Three candidates are contesting the French Socialist Party (PS) nominationfor President of the Republic. Two are considered also-rans, the formerpremier Laurent Fabius, and another ex-minister, Dominique Struass-Khan. Alleyes are turned towards Ségolène Royal, leading in opinion polls, andexpected to be chosen as best placed to affront the right wing choice inPresidential elections to be held in 2007.

France, the country of Jeanne d’Arc, Eleanor of Aquitaine, Marie Curie,Simone de Beauvoir, and Simone Weil, is looking closely at the formerminister, and mother of four, in her campaign to become the first woman headof state practically since the 16th century.

With nominations officially closed on October 3, the 205,000 PS voters willcast ballots on November 16; and again on November 23, if no candidate receives 50per cent of the vote in the first balloting. Until the internal election,the Socialist candidates will participate in debate forums that are expectedto get nasty, despite undertakings by candidates in writing to maintaindecorum and politeness.

The anticipated race has drawn 89,000 new members to the party, largelysigned up on the internet at a special fee of 20 Euros. The regularmembership is tax deductible, and ranges from a minimum of 50 Euros, up to10 per cent of net earnings. As a result of the membership drive, the averageage of party members has fallen from 57 to 43.

Henri Rey of Science Po, the Parisian Grande Ã0/00cole of politics and publicpolicy, has studied the membership of the PS. In an interview forLibération, the left of centre daily, he described party activists aspluralists at heart, ready to debate ideas, not drawn to forming clansaround personalities. Divisions change depending on the issues.

This has allowed the party to survive its major differences such as thesplit over the referendum on Europe for instance. And, as Henri Rey hassuggested, the PS is not just an electoral committee, like the Democrats inthe U.S. for instance. The French socialists contribute to policy followedby the leadership.

With Ségolène Royal the party is moving to a more centre-left position, asopposed to a coalition of the broader left strategy. Interestingly, lookingat both its coalition partners when in government, the French CommunistParty is now headed by a woman, and the Greens have been led by a woman formany years, but if it takes the woman candidate as leader, the PS looks tobe hunting voters on grounds owned until now by centrist parties joined tothe right in coalition.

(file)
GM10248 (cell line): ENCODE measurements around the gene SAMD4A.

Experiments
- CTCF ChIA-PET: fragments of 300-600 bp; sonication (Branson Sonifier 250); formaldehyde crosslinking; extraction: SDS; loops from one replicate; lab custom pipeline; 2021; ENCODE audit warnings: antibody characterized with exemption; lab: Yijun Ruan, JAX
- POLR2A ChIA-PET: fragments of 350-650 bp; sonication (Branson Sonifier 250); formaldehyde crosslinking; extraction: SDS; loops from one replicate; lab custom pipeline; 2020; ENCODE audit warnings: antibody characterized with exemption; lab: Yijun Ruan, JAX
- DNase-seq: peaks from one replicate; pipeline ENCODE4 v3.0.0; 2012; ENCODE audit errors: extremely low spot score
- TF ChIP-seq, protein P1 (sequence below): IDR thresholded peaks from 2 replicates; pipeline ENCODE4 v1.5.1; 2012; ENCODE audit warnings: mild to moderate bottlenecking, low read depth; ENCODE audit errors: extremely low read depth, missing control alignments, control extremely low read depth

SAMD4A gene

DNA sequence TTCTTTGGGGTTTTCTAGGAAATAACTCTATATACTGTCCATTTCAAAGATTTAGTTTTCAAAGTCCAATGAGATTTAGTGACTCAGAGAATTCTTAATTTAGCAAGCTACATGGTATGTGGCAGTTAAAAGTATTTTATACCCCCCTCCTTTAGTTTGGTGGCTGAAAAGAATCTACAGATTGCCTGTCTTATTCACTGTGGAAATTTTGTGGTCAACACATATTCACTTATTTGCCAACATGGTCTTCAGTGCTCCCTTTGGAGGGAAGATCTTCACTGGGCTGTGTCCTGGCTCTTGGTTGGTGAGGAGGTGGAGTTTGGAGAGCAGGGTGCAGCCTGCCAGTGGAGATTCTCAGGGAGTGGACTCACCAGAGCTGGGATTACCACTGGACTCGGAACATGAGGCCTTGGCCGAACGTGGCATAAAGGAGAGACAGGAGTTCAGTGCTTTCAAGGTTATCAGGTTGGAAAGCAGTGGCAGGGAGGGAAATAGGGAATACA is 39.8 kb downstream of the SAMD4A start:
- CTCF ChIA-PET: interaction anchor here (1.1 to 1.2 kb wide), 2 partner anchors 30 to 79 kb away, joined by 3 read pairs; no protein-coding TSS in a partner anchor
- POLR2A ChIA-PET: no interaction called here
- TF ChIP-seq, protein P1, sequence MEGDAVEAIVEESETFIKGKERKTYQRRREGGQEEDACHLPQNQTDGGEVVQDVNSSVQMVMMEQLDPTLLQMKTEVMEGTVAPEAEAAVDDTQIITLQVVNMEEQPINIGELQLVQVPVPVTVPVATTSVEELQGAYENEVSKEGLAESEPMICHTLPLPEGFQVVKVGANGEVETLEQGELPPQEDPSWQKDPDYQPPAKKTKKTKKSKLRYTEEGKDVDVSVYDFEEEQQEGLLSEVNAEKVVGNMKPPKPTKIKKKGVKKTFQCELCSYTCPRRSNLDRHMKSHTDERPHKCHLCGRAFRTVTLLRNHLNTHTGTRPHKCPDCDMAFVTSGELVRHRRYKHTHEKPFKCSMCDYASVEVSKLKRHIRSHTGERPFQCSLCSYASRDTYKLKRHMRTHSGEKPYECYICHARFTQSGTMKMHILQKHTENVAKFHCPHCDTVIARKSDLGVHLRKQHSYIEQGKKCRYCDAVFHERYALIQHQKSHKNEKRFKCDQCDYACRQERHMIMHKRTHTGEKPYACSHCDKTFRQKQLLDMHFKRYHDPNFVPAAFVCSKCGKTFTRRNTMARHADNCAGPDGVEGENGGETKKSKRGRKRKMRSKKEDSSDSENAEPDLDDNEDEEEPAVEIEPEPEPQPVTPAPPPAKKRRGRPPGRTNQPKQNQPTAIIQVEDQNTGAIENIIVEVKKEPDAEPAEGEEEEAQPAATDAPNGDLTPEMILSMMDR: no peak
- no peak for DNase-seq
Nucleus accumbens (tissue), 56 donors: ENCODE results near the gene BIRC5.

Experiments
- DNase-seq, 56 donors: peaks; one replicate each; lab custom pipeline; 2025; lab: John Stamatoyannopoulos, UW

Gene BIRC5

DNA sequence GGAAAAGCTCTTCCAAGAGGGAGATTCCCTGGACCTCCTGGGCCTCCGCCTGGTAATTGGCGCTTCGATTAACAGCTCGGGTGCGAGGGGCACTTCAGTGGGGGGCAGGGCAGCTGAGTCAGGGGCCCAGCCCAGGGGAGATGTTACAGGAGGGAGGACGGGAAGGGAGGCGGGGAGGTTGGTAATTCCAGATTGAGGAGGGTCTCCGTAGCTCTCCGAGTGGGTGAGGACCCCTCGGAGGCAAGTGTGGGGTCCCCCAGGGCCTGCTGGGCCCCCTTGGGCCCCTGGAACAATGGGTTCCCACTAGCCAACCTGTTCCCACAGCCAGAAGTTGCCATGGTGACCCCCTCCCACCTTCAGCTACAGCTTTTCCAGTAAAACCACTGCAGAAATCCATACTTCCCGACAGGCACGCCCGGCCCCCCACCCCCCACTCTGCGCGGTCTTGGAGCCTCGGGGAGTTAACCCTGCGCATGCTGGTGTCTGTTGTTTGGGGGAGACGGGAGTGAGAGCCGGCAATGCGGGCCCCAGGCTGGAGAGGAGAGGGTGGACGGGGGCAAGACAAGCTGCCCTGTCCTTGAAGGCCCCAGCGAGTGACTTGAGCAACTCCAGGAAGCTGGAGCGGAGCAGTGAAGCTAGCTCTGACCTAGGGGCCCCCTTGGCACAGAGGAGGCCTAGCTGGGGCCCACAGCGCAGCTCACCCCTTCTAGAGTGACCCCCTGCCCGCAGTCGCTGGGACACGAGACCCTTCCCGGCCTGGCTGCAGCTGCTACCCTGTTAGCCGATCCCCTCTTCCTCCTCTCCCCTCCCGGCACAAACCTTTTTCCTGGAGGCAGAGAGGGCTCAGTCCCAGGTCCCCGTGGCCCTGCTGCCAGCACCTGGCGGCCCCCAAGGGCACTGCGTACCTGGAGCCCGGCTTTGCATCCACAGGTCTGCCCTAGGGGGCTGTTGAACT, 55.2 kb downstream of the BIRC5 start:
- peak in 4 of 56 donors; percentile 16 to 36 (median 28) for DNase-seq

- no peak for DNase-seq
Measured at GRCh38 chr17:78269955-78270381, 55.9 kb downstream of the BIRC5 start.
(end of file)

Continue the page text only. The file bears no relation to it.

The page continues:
The reality of French politics was re-defined by the first ballot in thePresidential election of 2002 where the extreme right candidate finishedsecond, ahead of the Socialist candidate, and behind the Gaullist, JacquesChirac, who was eventually elected easily, with the grudging support of theleft, in the run-off between the top two finishers.

The leading Gaullist candidate, Nicolas Sarkozy, currently party president,and Minister of the Interior (where he is in charge of internal security,the police, and the courts) without openly courting the extreme right vote,has established his right wing credentials through his tough stance onimmigration, and his heavy handed handling of last year’s youth riots. Last time the Socialists, Communists, and Green coalition partners wereunable to agree on a common candidate for President, and it opened the doorto the right.

In order for the Socialist candidate to get through to the second round ofvoting something has to change. Ségolène Royal seems to have borrowed fromthe writings of George Lakoff, the American critic of left and right framingof issues. Against the authoritarian father figure presented by the right — Bush and Bush père in the U.S., Chirac in France — Royal presents thenurturing family, French style. Though unmarried, her partner, co-parent,and father to the four children, is François Holland, Secretary-General andtitular head of the PS, who himself was considered a candidate for thenomination Ségolène seems ready to secure.

As the internal race begins in earnest, Royal has the support of thetraditional Socialist Marseille, and its surrounding regions, and the latterday Socialist bastion of Lille in the industrial North.

While ready to capture the traditional Socialist membership, she has aimedher political message at broader French society in a clear attempt to escapethe vote splitting among the left.

The extreme right has grown through appealing to former left voters. Herstrategy is to draw on the progressive centrists, opposed to Sarkozy and anopen alliance of the right and the extreme right. Opinion polls show herbeating Sarko in a head-to-head showdown, the only Socialist candidate to doso: Ségo versus Sarko, as the likely clash is described.

In the coming weeks, her Socialist credentials will be tested, but barringmisfortune, when the 50th anniversary of the Fifth French Republic iscelebrated in 2008, it will be with a woman, Ségolène Royal, presiding overthe festivities, which will only be fitting as the symbol of the FrenchRepublic is a woman, Marianne.

Duncan Cameron

Duncan Cameron

Born in Victoria B.C. in 1944, Duncan now lives in Vancouver. Following graduation from the University of Alberta he joined the Department of Finance (Ottawa) in 1966 and was financial advisor to the...